On December 26, 2018, the Company filed a Certificate of Designation of Preferences of Series B Non-Voting Convertible Preferred Stock ("Series B Convertible Preferred Stock" or "convertible preferred stock") of Cerecor Inc. (the “Certificate of Designation of the Series B Preferred Stock”) classifying and designating the rights, preferences and privileges of the Series B Convertible Preferred Stock. The Certificate of Designation of the Series B Convertible Preferred Stock authorized 2,857,143 shares of convertible preferred stock. The Series B Convertible Preferred Stock converts to shares of common stock on a 1-for-5 ratio and has the same rights, preferences, and privileges as common stock other than it holds no voting rights.


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Convertible Preferred Stock

December 2018 Armistice Private Placement

On December 27, 2018, the Company entered into a series of transactions as part of a private placement with Armistice in order to generate cash to continue to develop our pipeline assets and for general corporate purposes. The transactions are considered one transaction for accounting purposes. As part of the transaction, the Company exchanged common stock warrants issued on April 27, 2017 to Armistice for the purchase up to 14,285,714 shares of the Company’s common stock at an exercise price of $0.40 per share (the "original warrants") for like-kind warrants to purchase up to 2,857,143 shares of the Company's newly designated Series B Convertible Preferred Stock with an exercise price of $2.00 per share (the "exchanged warrants"). Armistice immediately exercised the exchanged warrants and acquired an aggregate of 2,857,143 shares of the convertible preferred stock. Net proceeds of the transaction were approximately $5.7 million for the year ended December 31, 2018.

In order to provide Armistice an incentive to exercise the exchanged warrants, the Company also entered into a securities purchase agreement with Armistice pursuant to which the Company issued warrants for 4,000,000 shares of common stock of the Company with a term of 5.5 years and an exercise price of $12.50 per share (the "incentive warrants"). For accounting purposes, the Company calculated the fair value of the incentive warrants of $1.7 million, which was considered a deemed distribution to Armistice for the year ended December 31, 2018.

Voting
 
Holders of the Company's convertible preferred stock are not entitled to vote.

Dividends
 
The holders of convertible preferred stock are entitled to receive dividends, if any, as may be declared from time to time by the board of directors out of legally available funds.
 
Liquidation
 
In the event of the Company’s liquidation, dissolution or winding up, holders of the Company’s convertible preferred stock will be entitled to share ratably in the net assets legally available for distribution to stockholders after the payment of all debts and other liabilities.
 
Rights and Preferences
 
Each share of convertible preferred stock converts to shares of common stock on a 1-for-5 ratio. There are no other preemptive or subscription rights and there are no redemption or sinking fund provisions applicable to the Company’s common stock.

Common Stock

Common Stock Offering

On March 8, 2019, the Company closed on an underwritten public offering of common stock for 1,818,182 shares of common stock of the Company, at a price to the public of $5.50 per share. Armistice participated in the offering by purchasing 363,637 shares of common stock of the Company from the underwriter at the public price. The gross proceeds to the Company, before deducting underwriting discounts and commissions and offering expenses, were approximately $10.0 million. The net proceeds were approximately $9.0 million.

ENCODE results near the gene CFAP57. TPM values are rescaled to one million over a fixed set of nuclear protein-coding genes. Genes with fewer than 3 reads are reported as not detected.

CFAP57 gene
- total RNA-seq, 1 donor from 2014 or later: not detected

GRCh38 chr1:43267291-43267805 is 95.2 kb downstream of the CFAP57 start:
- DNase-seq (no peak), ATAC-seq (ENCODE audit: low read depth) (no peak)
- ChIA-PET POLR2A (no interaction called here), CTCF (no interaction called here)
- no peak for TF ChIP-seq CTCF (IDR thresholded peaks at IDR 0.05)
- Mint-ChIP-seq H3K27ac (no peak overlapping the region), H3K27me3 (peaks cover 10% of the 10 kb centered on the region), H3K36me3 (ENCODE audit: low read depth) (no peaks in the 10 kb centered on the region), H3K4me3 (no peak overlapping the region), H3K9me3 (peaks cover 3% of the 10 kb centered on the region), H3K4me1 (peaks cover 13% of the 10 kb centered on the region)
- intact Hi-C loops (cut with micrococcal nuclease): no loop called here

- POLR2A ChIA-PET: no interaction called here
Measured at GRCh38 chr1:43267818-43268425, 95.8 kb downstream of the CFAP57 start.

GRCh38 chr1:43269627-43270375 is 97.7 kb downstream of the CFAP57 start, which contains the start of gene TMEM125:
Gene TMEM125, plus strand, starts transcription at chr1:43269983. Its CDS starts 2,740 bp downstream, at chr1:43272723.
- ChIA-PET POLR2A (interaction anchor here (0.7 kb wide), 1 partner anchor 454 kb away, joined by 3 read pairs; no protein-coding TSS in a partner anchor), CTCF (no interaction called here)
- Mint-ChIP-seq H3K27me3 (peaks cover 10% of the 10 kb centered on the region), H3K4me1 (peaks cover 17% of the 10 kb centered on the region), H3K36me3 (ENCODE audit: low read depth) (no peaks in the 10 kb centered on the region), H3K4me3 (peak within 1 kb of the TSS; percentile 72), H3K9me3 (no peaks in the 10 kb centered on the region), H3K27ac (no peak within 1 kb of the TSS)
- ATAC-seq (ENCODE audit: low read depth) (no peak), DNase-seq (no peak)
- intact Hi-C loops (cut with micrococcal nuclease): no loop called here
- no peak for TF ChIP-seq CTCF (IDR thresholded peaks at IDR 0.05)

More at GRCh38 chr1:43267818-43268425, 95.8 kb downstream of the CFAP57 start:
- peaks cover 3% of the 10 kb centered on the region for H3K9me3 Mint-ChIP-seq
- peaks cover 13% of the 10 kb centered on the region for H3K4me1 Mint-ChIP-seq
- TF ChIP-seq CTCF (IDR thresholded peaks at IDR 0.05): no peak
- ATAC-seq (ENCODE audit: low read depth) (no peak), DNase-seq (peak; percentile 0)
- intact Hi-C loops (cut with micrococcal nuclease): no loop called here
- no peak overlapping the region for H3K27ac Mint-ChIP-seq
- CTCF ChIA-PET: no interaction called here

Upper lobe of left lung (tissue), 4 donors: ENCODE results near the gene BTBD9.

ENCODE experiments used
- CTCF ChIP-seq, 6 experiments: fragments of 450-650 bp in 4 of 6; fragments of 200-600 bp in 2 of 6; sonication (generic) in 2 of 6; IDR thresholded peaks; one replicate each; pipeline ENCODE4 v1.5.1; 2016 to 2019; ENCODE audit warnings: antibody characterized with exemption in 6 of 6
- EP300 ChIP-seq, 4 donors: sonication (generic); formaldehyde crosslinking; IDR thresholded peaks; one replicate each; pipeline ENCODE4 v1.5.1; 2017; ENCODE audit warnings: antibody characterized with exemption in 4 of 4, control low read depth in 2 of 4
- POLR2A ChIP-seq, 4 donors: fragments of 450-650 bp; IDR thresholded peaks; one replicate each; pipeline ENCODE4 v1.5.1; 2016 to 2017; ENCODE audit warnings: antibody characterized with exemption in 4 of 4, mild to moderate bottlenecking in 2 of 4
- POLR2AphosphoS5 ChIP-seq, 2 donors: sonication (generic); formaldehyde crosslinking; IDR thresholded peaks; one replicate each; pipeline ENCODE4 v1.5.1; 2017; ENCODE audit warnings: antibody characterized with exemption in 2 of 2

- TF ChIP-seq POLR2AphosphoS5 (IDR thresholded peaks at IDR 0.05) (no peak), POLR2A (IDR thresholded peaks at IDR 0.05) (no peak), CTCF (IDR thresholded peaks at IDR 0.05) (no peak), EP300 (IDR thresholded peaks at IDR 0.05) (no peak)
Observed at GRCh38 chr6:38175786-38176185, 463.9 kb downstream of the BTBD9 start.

December 2018 Armistice Private Placement

As discussed in detail above, on December 27, 2018 the Company exchanged previously outstanding warrants for like-kind warrants for 2,857,143 shares of the Company's convertible preferred stock with an exercise price of $2.00 per share. Armistice immediately exercised these warrants for 2,857,143 shares of convertible preferred stock for net proceeds to the Company of $5.7 million. The convertible preferred stock converts to common stock on a 1-for-5 ratio (or to 14,285,714 shares of common stock in total). Additionally, on December 27, 2018, in order to provide Armistice an incentive to exercise the exchanged warrants, the Company entered into a securities purchase agreement with Armistice pursuant to which the Company issued warrants for 4,000,000 shares of common

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stock of the Company with a term of 5.5 years and an exercise price of $12.50 per share (the "incentive warrants"). See "December 2018 Armistice Private Placement" above for more details.

August 2018 Armistice Private Placement

On August 17, 2018, the Company entered into a securities purchase agreement with Armistice, pursuant to which the Company sold 1,000,000 shares of the Company’s common stock, $0.001 par value per share for a purchase price of $3.91 per share, which was the closing price of shares of the Common Stock on August 16, 2018. Net proceeds of this securities purchase agreement were approximately $3.9 million.

Ichorion Asset Acquisition

On September 25, 2018, under the terms of the Ichorion Asset Acquisition noted above in Note 5, the Company issued 5.8 million common stock shares upon closing.

Contingently Issuable Shares

Under the terms of TRx acquisition noted above in Note 5, the Company was required to issue common stock having an aggregate value as calculated in the TRx Purchase Agreement on the Closing Date of $8.1 million (the “Equity Consideration”).  Upon closing, the Company issued 5,184,920 shares of its common stock.  Pursuant to the TRx Purchase Agreement, the issuance of the remaining 2,349,968 shares as a part of the Equity Consideration was subject to stockholder approval at the Company's 2018 Annual Stockholder's Meeting. This approval was obtained in May 2018 and the remaining shares were issued to the TRx Sellers.